Keys to eliminate toxins and nourish your cells

Keys to eliminate toxins and nourish your cells

Get rid of toxins accumulated in your body with a nutritious diet that enhances the purifying function of the liver and intestine.

Keys to eliminate toxins and nourish your cells

Human beings live longer than just a few decades ago. But … what do we have to do so that in the added years of life the ailments do not accumulate, but rather that they constitute a stage full of experiences and personal development? Economic progress and health improvements have allowed a gradual increase in longevity. At the beginning of the last century, infections caused the majority of deaths. Despite the incidence this year of the coronavirus, people are currently dying from chronic, degenerative and disabling diseases, many of them linked to an inadequate diet and unhealthy lifestyles.

We live in times of great hopes, often proclaimed by science, which seem to open up a wide range of alternatives to lengthen and improve the quality of life. Synthetic drugs, cosmetic operations, anti-aging treatments, and even “miracle products” are offered as the panacea for coping with aging and maintaining health. However, little is done to educate the population, even from school, on how to take care of the body, what to do to reduce the impact of toxic substances to which we are exposed on a daily basis, and what it means to have nutritional deficiencies and imbalances.


A key to health is wisely meeting the body’s detoxification needs as well as its nutritional needs.

The liver works like a small laboratory: it secretes bile, filters the blood, and cleanses it of bacteria, toxins, antigen-antibody complexes, heavy metals, and other toxic molecules. All these functions take place in two phases.

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  • The so-called Phase I or precise activation of enzymes called cytochrome P450, as well as various cofactors (vitamins, trace elements and amino acids). Its mission is to neutralize toxins and transform them into substances that can be excreted by the kidneys or turn them into molecules suitable for being metabolized in Phase II. A secondary effect of this activity is the production of free radicals; therefore, it is important that the body has antioxidants.
  • During Phase II or conjugation, protective compounds are generated that bind to toxins that have not previously been eliminated and facilitate their expulsion.

A good diet must provide the molecules that the liver needs. A deficit of these substances hinders the detoxification process and leads to dysfunctions and diseases. But what are these vital nutrients for liver detoxification?

  • Phase I requires vitamins C, E and especially those of group B; the trace elements manganese, magnesium, zinc, molybdenum, copper and selenium; and antioxidants such as resveratrol, anthocyanins, and glutathione.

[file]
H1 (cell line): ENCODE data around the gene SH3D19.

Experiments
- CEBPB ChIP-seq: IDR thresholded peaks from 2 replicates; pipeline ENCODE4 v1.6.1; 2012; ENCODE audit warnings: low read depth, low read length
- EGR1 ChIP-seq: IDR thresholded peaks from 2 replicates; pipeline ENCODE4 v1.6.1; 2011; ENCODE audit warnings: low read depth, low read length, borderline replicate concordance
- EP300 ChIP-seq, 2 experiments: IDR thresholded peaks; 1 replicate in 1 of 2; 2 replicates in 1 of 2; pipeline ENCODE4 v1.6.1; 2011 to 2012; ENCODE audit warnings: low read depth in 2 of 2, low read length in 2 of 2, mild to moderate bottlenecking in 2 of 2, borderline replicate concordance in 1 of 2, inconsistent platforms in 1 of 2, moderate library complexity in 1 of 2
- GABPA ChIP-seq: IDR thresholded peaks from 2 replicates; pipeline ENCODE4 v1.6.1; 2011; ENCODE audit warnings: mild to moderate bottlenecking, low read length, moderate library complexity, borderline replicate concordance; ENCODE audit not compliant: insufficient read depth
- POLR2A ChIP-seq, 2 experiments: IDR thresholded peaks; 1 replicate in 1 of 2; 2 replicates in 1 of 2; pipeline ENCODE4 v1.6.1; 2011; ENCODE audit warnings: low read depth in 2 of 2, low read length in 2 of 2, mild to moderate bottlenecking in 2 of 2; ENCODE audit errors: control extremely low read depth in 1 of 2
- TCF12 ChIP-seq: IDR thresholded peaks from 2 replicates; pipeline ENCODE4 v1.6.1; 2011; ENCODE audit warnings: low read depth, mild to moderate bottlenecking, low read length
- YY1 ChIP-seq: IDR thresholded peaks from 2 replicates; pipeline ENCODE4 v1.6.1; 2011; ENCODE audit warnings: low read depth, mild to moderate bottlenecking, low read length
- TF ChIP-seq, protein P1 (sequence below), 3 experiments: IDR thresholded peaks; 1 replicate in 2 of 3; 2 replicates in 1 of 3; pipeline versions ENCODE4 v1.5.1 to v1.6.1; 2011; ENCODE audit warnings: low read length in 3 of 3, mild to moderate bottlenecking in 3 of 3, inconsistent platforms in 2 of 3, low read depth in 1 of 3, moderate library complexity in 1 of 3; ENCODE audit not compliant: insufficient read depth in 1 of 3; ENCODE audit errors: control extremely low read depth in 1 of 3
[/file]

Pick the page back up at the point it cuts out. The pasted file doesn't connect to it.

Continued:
• In Phase II, the amino acids methionine, cysteine, taurine, glycine and glutamine are involved; vitamins C, B6, B9 and B12, as well as trace elements of Phase I.

To achieve all these elements that contribute to detoxification you can resort to a variety of plant foods:

  • Vitamins, minerals, enzymes and essential oils: in broccoli, radishes, leeks, onions and garlic.
  • Cynarin: artichokes and thistles provide this substance that stimulates the production of bile and the elimination of waste substances. • Polyphenols and anthocyanins: in cherries, medlars, grapes and, in general, red fruits.
  • Glutathione: in spinach, watermelons, grapefruits, asparagus, avocados, pumpkins, crucifers, nuts and garlic.
  • Vitamin E: two tablespoons of raw extra virgin olive oil offer a complementary dose of this nutrient that supports the proper functioning of the liver.
  • Methionine and lysine: in seeds, nuts and legumes.
  • Vitamins of group B: in whole grains, legumes and brewer’s yeast.


The intestine participates together with the liver in the detoxification processes, in addition to synthesizing nutrients, neurotransmitters and antimicrobial peptides. Its proper functioning depends on the state of the mucosa that lines the walls of the intestine, the immune cells (Peyer’s patches) and the microbiota.

When the intestinal ecosystem has an inadequate microbiota (dysbiosis), the mucosa is irritated and permeable, or the immune system is weakened, they play a fundamental role in the appearance of numerous pathologies.

There are two main types of fibers that improve the state of the microbiota:

  • The insolubles of whole grains, fruits and vegetables, which stimulate intestinal transit;
  • The soluble ones, which abound in artichokes, bananas, garlic, endives, onions, etc. and they promote the development of bifidobacteria and lactobacilli (they also reduce the glycemic impact of food and favor the absorption of nutrients).

Meanwhile, probiotics (bacteria), found in sauerkraut, miso and fermented foods generally regulate immunity, compete with potential pathogens and reinforce the intestinal barrier.


  • Mood influences the functioning of the liver and intestine. Trust and nurturing relationships are a great help.
  • Keep a positive attitude towards life. Routine, frustrated work expectations, work and family conflicts can undermine health. Always look for the positive side of situations.
  • Create a pleasant environment around you. Living in a harmonious home helps to maintain the balance of the entire organism.
  • Spend some time each day doing what you like or simply resting, breathing deeply and listening to your own body.
  • Go on excursions periodically that allow you to get in touch with the sun, air, water and earth, as this will help you release tension and give you vitality.


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